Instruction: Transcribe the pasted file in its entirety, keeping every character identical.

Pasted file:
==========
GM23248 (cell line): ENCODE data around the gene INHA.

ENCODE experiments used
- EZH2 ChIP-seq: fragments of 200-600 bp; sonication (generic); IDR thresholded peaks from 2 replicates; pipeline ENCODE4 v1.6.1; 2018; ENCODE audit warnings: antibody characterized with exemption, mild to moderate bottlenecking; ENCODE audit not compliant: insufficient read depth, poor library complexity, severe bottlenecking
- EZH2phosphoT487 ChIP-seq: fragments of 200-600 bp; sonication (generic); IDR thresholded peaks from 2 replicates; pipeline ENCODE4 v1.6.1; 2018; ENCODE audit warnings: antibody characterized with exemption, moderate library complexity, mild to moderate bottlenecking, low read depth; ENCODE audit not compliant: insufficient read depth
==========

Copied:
GM23248 (cell line): ENCODE data around the gene INHA.

ENCODE experiments used
- EZH2 ChIP-seq: fragments of 200-600 bp; sonication (generic); IDR thresholded peaks from 2 replicates; pipeline ENCODE4 v1.6.1; 2018; ENCODE audit warnings: antibody characterized with exemption, mild to moderate bottlenecking; ENCODE audit not compliant: insufficient read depth, poor library complexity, severe bottlenecking
- EZH2phosphoT487 ChIP-seq: fragments of 200-600 bp; sonication (generic); IDR thresholded peaks from 2 replicates; pipeline ENCODE4 v1.6.1; 2018; ENCODE audit warnings: antibody characterized with exemption, moderate library complexity, mild to moderate bottlenecking, low read depth; ENCODE audit not compliant: insufficient read depth